Feeder – ‘Torpedo’ album review

Feeder Torpedo album review

Feeder follow up 2019’s ‘Tallulah’ album with ‘Torpedo’ – a collection of songs written and adapted during their extended break during the pandemic. This downtime gave the band more time to enhance demos, experiment with different aural textures and strike that delicate balance between darkness and light…

The slow-burning and anthemic ‘The Healing’ opens the record with Grant Nicholas revealing how he’s feeling the suffering and vowing to ‘learn to live, learn to forget, stay strong with no regrets’. As the drums come in – along with some deliciously dirty riffs – he provides a call to arms with an urge for everyone to come together. Following this is the title track – and it’s one that took us right back to the ‘Insomnia’ era of the band, albeit with a more industrial feel. Again, there’s talk of connection and uniting with people: ‘Today feels like everything will be right’. There’s a dip into the Seattle grunge sound of the early ’90s on ‘Magpie’ as Grant bemoans his luck while ‘Hide and Seek’ is full of the potent melodic alt-rock hooks that became the trademark Feeder sound, all set against lyrics about returning home and getting ‘lost in Wonderland’.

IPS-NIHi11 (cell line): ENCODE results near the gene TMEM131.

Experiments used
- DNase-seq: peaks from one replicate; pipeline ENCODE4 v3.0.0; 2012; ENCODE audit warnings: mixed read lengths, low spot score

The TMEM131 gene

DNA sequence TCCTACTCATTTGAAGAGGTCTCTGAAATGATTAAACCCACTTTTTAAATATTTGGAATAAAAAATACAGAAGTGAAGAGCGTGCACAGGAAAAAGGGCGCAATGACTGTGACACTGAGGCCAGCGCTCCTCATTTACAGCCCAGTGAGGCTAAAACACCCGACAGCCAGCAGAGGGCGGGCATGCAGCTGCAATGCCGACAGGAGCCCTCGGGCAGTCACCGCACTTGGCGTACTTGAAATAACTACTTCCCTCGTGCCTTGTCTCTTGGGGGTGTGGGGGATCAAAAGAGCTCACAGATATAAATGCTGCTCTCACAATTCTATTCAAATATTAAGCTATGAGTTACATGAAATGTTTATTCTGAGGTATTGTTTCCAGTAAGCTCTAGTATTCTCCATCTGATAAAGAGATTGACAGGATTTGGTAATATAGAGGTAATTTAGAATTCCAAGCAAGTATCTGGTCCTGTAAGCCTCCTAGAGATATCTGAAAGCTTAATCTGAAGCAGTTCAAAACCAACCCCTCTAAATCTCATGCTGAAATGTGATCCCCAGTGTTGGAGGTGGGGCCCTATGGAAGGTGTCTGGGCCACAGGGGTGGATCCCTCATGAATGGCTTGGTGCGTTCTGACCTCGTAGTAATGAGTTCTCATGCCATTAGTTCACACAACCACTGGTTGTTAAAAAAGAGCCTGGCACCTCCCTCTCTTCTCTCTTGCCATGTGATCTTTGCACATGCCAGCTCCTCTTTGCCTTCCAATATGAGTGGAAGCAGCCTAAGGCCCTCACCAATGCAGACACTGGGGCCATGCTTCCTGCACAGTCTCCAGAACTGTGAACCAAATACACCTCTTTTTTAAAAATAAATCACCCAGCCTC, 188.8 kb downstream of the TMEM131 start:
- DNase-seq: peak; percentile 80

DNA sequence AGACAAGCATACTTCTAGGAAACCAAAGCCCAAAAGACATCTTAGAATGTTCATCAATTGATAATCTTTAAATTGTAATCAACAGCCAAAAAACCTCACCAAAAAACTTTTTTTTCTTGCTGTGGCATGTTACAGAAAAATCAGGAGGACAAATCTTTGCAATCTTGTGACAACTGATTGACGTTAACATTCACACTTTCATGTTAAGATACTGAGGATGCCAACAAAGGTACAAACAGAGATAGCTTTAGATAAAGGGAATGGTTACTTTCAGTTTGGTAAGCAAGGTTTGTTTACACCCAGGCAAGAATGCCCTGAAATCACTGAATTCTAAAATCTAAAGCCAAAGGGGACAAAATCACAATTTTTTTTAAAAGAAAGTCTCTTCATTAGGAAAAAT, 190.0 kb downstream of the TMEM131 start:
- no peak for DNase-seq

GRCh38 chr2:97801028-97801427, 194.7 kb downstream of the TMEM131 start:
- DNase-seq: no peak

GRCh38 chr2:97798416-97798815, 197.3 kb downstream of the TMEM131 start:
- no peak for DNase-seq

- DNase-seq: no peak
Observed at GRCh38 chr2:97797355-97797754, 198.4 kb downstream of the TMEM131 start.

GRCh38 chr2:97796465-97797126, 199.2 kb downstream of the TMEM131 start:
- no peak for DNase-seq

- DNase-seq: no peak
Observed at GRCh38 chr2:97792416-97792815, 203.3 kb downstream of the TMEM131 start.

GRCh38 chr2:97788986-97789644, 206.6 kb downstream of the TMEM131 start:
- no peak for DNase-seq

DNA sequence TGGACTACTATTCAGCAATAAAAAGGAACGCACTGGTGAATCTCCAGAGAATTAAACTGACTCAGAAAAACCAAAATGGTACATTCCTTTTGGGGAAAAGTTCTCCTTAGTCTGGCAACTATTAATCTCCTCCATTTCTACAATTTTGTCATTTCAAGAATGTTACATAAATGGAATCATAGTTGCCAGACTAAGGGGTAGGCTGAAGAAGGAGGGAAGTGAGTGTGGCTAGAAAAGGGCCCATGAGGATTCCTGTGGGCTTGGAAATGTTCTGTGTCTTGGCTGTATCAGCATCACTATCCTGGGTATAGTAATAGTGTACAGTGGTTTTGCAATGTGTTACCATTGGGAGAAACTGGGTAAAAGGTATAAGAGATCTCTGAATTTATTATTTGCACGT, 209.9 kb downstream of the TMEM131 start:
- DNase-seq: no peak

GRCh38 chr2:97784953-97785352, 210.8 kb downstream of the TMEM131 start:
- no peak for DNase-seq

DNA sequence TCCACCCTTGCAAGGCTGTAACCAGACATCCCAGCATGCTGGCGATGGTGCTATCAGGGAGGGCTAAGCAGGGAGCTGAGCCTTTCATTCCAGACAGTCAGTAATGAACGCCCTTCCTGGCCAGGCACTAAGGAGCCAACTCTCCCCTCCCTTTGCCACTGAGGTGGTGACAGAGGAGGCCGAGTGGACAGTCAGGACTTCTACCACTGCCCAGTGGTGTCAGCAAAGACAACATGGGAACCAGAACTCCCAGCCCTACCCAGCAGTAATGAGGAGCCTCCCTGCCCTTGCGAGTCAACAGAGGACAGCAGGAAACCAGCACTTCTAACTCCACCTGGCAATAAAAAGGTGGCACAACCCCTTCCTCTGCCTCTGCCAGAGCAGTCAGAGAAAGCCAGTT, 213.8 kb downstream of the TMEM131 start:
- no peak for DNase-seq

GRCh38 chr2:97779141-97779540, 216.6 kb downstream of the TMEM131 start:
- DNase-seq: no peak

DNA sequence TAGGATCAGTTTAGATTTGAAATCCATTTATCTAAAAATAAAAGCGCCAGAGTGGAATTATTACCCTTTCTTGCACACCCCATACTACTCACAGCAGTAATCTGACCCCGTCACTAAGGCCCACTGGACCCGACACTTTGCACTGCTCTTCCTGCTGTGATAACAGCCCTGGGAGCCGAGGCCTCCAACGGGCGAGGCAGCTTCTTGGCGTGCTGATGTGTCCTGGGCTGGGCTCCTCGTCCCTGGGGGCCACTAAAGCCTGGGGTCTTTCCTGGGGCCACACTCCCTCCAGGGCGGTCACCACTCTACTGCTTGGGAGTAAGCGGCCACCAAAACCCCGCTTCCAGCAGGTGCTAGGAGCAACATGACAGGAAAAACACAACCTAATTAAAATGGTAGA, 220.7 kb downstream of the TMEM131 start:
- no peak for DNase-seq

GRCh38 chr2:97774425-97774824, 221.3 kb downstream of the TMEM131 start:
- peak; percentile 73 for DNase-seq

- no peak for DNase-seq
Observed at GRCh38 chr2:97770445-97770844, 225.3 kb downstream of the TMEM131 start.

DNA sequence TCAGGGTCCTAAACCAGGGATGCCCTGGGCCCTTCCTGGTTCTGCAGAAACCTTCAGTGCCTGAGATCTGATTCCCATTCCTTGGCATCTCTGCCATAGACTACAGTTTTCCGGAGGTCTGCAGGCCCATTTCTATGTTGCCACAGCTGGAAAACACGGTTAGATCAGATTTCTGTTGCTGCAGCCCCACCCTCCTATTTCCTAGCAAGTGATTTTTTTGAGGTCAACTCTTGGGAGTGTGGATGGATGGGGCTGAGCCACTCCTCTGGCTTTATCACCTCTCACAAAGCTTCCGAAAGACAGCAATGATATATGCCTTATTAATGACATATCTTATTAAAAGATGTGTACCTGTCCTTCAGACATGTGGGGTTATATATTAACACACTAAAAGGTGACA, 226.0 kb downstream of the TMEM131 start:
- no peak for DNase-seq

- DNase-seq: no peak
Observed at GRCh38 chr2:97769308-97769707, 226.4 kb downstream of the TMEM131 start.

‘Decompress’ is more fuzzy with a look towards the future – ‘See what tomorrow has to give, maybe the sun will shine through the clouds and morning rain. See what tomorrow has to bring before we lose our minds’ – while ‘Slow Strings’ is driven along by a deep and menacing bass that finds Grant examining his own behaviour: ‘Who am I to hold you down?’. ‘Born to Love You’ also finds personal fears rising to the surface but also seems to be about embracing those chinks of light that shine through the darkness before the album closes with the goosebump-inducing ‘Submission’ – ‘Never look back, never lose our sense of home’ – and the more introspective bonus track ‘Desperate Hour’.

With ‘Torpedo’, Feeder have returned with a bang – and it’s an emotional and exhilarating one at that.


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